Please evaluate the following argument strictly for formal logical validity. I am NOT interested in debating the content or in philosophical perspectives on the content. However, I AM interested in ways to tweak this argument to make it valid if it is not.
- All effects, big or small, are either caused by spontaneity (assuming it even exists), by other effect(s), or a combination thereof.
- There is no "real choice" in spontaneity, or in effects caused by other effects.
- If cause and effect are not linear, "real choice" must be judged by the same physical laws. (see NOTE below)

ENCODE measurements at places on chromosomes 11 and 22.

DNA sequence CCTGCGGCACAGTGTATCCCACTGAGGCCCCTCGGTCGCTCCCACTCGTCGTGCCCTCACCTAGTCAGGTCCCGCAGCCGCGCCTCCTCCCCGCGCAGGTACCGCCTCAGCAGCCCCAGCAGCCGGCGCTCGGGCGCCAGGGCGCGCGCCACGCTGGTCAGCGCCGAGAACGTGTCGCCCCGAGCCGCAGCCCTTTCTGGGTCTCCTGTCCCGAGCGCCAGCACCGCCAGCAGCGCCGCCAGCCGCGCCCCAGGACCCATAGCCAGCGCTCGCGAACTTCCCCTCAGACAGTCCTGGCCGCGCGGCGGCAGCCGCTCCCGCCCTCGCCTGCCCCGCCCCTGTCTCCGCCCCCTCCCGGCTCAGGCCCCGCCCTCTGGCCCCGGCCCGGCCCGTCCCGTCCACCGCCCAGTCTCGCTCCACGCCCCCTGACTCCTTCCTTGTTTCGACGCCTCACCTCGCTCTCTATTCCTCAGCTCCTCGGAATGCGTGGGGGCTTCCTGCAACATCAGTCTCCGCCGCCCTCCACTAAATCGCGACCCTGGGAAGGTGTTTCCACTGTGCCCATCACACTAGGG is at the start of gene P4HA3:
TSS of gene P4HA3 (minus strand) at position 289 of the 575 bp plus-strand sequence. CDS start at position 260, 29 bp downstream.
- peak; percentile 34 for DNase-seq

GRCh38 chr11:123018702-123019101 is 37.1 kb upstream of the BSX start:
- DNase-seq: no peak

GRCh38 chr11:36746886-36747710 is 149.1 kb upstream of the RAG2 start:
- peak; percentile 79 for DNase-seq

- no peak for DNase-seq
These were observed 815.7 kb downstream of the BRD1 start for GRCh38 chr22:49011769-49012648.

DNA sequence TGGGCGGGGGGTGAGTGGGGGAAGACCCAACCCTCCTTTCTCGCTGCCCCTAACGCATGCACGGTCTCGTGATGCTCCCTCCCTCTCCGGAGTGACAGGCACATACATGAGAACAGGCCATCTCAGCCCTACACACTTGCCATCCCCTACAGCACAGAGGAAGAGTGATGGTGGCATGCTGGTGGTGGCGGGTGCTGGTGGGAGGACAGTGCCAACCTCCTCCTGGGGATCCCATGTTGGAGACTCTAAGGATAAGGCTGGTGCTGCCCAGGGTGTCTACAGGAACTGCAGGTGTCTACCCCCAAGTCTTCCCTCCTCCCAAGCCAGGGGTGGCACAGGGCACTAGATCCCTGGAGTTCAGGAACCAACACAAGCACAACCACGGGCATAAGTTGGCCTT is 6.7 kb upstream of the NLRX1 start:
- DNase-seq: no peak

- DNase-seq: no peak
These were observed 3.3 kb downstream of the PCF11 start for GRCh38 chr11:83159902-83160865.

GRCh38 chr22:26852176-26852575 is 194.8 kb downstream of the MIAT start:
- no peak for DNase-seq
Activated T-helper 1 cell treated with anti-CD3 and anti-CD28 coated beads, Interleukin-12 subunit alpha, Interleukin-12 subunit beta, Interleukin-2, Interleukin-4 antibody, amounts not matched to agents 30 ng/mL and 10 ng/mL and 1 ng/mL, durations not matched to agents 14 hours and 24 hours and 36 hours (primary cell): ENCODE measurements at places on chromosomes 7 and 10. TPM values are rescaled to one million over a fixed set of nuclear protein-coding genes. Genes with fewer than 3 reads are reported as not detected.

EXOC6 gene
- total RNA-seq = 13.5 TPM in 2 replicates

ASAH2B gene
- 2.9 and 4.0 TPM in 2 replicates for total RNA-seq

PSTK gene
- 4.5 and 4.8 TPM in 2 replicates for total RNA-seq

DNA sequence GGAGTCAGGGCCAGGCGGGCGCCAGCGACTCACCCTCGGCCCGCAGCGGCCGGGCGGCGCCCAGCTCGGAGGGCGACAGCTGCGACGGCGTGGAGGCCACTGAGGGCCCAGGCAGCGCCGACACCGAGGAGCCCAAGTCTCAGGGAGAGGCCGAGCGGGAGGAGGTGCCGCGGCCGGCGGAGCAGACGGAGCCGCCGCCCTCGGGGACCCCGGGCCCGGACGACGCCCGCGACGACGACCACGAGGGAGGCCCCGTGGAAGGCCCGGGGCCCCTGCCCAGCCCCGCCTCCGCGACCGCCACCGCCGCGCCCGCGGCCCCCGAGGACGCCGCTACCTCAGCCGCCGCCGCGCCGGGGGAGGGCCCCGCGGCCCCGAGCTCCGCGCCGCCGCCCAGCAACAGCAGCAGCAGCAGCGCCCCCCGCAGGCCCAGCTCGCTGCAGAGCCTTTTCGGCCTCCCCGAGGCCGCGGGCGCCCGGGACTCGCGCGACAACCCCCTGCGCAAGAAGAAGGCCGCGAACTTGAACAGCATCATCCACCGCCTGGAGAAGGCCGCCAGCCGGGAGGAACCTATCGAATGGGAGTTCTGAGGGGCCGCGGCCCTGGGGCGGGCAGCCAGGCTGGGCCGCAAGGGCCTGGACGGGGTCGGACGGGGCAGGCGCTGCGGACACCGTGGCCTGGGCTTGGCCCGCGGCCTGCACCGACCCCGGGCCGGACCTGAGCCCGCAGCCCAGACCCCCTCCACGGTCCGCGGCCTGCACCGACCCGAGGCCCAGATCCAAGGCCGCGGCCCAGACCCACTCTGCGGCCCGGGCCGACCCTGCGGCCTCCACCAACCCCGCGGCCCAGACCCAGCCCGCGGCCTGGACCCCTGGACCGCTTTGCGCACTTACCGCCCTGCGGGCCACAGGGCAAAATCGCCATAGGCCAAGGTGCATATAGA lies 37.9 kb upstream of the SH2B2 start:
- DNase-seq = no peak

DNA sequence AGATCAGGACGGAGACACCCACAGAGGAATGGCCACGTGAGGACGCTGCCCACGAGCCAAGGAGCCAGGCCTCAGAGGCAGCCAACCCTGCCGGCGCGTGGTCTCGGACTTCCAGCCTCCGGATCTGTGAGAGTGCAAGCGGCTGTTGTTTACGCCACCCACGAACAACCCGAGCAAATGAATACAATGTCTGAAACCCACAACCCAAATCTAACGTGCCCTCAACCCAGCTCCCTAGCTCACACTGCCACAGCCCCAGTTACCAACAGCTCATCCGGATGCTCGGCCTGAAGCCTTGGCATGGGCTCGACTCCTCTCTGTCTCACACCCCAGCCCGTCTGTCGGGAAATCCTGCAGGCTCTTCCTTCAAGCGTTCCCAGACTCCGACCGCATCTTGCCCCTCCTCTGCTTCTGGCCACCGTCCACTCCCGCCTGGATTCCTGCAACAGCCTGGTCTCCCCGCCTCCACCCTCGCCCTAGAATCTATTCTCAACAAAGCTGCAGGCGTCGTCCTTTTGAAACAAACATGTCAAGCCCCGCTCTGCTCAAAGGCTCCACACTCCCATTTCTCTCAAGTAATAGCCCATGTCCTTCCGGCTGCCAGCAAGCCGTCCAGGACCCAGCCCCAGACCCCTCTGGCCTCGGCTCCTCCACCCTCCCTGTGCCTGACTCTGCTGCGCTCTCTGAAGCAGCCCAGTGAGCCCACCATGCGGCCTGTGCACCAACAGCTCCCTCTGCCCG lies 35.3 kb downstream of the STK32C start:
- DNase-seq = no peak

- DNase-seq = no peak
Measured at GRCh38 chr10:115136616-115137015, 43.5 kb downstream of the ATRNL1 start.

- "Real choice" is an impossibility. (conclusion)
- "real choice" is an impossibility.
- "gods" that require "real choice" are an impossibility. (conclusion)
"Free will" = "real choice" = "the idea that one has any, non-imagined, level of control over their actions or thoughts."
NOTE: "There would be no reason why you could not specify in your premises that if cause and effect are not linear then free-will must be judged by the same physical laws. With that you can then proceed to argue that God does not have free will at any one instance of time because he must either have been created by something else, created spontaneously without his will, or created by himself, but at another point in the cause-effect cycle which renders his current choices not free by our new definition of free will. A complex argument, but a sound one I think. – Isaacson"